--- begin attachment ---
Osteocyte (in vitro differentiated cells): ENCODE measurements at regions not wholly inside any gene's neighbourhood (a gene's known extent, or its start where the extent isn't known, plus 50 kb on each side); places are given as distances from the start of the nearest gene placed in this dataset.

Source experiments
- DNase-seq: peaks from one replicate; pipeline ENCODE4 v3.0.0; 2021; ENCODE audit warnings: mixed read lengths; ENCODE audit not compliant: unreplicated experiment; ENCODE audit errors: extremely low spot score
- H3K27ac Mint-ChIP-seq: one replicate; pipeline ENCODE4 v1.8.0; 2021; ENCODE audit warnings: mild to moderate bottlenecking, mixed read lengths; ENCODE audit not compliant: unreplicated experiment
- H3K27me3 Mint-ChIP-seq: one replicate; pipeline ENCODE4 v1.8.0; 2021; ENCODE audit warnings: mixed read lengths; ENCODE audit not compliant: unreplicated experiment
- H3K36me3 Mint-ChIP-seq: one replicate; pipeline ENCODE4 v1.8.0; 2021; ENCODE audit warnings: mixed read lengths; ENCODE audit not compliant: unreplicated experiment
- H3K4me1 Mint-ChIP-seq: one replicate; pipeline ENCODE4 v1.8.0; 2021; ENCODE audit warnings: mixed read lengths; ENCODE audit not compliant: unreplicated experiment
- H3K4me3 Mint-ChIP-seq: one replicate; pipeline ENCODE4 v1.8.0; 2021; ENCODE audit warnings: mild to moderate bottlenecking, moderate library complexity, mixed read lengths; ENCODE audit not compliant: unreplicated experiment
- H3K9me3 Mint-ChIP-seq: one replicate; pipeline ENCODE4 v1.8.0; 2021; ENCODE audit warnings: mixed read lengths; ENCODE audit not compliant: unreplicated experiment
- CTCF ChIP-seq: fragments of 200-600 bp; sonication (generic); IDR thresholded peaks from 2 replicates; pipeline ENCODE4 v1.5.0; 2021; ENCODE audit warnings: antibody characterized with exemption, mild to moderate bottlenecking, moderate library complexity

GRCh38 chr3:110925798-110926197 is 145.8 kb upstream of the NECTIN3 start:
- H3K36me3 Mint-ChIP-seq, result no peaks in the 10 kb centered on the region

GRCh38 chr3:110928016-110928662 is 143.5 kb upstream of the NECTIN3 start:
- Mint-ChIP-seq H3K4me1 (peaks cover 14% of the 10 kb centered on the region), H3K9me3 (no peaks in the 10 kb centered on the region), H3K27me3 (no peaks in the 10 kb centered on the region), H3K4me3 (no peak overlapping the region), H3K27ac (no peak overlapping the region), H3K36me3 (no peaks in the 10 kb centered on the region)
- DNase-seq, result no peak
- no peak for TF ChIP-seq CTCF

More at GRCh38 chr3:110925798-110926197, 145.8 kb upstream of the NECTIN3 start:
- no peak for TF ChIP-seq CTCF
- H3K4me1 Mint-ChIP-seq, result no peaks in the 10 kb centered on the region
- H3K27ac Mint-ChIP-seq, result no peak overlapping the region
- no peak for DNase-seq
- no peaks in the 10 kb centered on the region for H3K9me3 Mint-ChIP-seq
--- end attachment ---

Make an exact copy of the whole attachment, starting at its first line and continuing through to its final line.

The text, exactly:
Osteocyte (in vitro differentiated cells): ENCODE measurements at regions not wholly inside any gene's neighbourhood (a gene's known extent, or its start where the extent isn't known, plus 50 kb on each side); places are given as distances from the start of the nearest gene placed in this dataset.

Source experiments
- DNase-seq: peaks from one replicate; pipeline ENCODE4 v3.0.0; 2021; ENCODE audit warnings: mixed read lengths; ENCODE audit not compliant: unreplicated experiment; ENCODE audit errors: extremely low spot score
- H3K27ac Mint-ChIP-seq: one replicate; pipeline ENCODE4 v1.8.0; 2021; ENCODE audit warnings: mild to moderate bottlenecking, mixed read lengths; ENCODE audit not compliant: unreplicated experiment
- H3K27me3 Mint-ChIP-seq: one replicate; pipeline ENCODE4 v1.8.0; 2021; ENCODE audit warnings: mixed read lengths; ENCODE audit not compliant: unreplicated experiment
- H3K36me3 Mint-ChIP-seq: one replicate; pipeline ENCODE4 v1.8.0; 2021; ENCODE audit warnings: mixed read lengths; ENCODE audit not compliant: unreplicated experiment
- H3K4me1 Mint-ChIP-seq: one replicate; pipeline ENCODE4 v1.8.0; 2021; ENCODE audit warnings: mixed read lengths; ENCODE audit not compliant: unreplicated experiment
- H3K4me3 Mint-ChIP-seq: one replicate; pipeline ENCODE4 v1.8.0; 2021; ENCODE audit warnings: mild to moderate bottlenecking, moderate library complexity, mixed read lengths; ENCODE audit not compliant: unreplicated experiment
- H3K9me3 Mint-ChIP-seq: one replicate; pipeline ENCODE4 v1.8.0; 2021; ENCODE audit warnings: mixed read lengths; ENCODE audit not compliant: unreplicated experiment
- CTCF ChIP-seq: fragments of 200-600 bp; sonication (generic); IDR thresholded peaks from 2 replicates; pipeline ENCODE4 v1.5.0; 2021; ENCODE audit warnings: antibody characterized with exemption, mild to moderate bottlenecking, moderate library complexity

GRCh38 chr3:110925798-110926197 is 145.8 kb upstream of the NECTIN3 start:
- H3K36me3 Mint-ChIP-seq, result no peaks in the 10 kb centered on the region

GRCh38 chr3:110928016-110928662 is 143.5 kb upstream of the NECTIN3 start:
- Mint-ChIP-seq H3K4me1 (peaks cover 14% of the 10 kb centered on the region), H3K9me3 (no peaks in the 10 kb centered on the region), H3K27me3 (no peaks in the 10 kb centered on the region), H3K4me3 (no peak overlapping the region), H3K27ac (no peak overlapping the region), H3K36me3 (no peaks in the 10 kb centered on the region)
- DNase-seq, result no peak
- no peak for TF ChIP-seq CTCF

More at GRCh38 chr3:110925798-110926197, 145.8 kb upstream of the NECTIN3 start:
- no peak for TF ChIP-seq CTCF
- H3K4me1 Mint-ChIP-seq, result no peaks in the 10 kb centered on the region
- H3K27ac Mint-ChIP-seq, result no peak overlapping the region
- no peak for DNase-seq
- no peaks in the 10 kb centered on the region for H3K9me3 Mint-ChIP-seq